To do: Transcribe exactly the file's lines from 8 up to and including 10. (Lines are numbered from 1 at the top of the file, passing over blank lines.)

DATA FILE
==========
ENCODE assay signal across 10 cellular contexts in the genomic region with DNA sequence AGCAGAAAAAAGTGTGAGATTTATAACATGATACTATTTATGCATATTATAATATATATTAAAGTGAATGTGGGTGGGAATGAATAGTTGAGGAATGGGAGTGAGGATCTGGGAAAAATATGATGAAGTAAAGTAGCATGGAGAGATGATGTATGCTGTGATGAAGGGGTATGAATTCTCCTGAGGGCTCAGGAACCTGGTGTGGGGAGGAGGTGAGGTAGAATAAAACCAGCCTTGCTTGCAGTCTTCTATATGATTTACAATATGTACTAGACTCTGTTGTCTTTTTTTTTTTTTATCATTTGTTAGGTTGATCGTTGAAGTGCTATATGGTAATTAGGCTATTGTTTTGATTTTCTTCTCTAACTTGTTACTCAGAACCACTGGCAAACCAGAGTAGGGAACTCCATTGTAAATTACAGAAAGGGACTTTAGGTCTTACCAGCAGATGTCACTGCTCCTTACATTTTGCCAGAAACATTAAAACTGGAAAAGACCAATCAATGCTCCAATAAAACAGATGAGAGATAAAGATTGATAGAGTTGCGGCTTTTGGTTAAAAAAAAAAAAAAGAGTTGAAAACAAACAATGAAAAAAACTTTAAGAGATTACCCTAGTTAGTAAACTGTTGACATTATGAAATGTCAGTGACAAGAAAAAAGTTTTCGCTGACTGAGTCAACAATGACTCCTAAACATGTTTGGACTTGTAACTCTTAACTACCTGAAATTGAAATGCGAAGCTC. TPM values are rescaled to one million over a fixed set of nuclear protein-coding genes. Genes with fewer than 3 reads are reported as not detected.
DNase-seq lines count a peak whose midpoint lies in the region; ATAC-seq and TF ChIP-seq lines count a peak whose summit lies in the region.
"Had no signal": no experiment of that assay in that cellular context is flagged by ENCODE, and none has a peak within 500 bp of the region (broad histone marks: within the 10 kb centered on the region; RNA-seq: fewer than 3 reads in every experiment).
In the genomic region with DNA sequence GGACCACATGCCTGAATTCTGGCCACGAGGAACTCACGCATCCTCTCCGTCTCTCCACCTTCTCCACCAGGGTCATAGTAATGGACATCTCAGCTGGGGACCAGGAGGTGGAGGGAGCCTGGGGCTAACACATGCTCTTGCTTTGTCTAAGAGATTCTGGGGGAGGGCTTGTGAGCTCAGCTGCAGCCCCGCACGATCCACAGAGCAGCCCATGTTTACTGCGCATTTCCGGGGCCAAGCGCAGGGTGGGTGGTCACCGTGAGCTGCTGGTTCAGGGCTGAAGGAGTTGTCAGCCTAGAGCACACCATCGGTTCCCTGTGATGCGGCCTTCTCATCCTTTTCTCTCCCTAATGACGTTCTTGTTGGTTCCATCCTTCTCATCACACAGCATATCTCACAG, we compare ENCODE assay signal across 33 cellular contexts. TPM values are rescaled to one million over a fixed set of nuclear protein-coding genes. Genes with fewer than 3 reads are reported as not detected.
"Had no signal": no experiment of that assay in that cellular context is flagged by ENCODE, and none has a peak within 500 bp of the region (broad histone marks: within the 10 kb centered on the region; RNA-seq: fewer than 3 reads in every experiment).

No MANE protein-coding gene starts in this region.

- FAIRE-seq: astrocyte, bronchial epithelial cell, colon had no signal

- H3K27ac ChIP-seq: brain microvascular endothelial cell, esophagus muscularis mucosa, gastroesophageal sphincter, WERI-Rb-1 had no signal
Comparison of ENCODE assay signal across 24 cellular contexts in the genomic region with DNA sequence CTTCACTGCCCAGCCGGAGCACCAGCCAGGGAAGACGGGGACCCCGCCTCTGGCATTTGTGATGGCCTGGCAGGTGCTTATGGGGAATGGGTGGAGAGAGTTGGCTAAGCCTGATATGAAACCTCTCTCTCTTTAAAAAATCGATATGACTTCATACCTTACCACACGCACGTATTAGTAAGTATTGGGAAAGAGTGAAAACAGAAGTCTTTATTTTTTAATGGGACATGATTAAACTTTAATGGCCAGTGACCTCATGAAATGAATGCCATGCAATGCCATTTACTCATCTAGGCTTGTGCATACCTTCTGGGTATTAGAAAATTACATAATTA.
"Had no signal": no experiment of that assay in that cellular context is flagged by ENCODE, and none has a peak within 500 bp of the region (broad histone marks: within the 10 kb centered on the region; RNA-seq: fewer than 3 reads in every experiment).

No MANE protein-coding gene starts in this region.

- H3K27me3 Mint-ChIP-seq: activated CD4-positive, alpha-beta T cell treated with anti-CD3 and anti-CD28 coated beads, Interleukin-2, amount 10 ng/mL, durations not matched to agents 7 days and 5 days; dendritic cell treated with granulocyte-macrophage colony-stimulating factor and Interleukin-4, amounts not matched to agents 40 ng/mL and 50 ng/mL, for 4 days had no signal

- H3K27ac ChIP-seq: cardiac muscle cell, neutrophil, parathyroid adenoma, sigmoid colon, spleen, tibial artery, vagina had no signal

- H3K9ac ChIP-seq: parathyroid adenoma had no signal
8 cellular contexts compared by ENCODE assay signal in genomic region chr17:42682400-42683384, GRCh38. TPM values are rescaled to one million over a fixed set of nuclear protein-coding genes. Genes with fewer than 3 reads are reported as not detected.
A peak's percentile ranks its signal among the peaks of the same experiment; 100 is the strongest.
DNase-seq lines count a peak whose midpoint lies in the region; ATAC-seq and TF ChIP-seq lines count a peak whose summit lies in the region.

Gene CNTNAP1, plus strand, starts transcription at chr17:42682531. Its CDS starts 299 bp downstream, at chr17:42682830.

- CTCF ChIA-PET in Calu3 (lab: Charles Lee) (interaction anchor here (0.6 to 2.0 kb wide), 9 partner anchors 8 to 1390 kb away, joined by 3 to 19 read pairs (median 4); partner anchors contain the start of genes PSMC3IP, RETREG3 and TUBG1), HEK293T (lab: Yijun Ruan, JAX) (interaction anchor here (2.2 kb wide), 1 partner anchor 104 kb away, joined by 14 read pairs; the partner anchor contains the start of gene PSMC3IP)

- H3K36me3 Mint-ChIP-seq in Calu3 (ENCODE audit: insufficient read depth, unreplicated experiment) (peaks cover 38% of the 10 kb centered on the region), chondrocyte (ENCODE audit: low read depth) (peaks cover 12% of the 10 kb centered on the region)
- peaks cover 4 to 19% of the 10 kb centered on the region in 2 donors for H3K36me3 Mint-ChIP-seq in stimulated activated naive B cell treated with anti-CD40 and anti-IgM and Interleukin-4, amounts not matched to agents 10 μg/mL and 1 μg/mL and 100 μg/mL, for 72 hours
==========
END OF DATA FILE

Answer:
- H3K27ac ChIP-seq: brain microvascular endothelial cell, esophagus muscularis mucosa, gastroesophageal sphincter, WERI-Rb-1 had no signal
Comparison of ENCODE assay signal across 24 cellular contexts in the genomic region with DNA sequence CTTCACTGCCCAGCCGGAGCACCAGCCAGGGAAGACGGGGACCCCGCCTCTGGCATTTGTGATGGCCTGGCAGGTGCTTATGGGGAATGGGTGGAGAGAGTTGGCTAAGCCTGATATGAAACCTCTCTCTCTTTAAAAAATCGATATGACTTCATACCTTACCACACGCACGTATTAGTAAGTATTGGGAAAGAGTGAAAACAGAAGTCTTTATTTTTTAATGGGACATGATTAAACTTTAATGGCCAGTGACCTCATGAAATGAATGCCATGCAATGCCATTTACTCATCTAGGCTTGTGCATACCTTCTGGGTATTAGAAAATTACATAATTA.
"Had no signal": no experiment of that assay in that cellular context is flagged by ENCODE, and none has a peak within 500 bp of the region (broad histone marks: within the 10 kb centered on the region; RNA-seq: fewer than 3 reads in every experiment).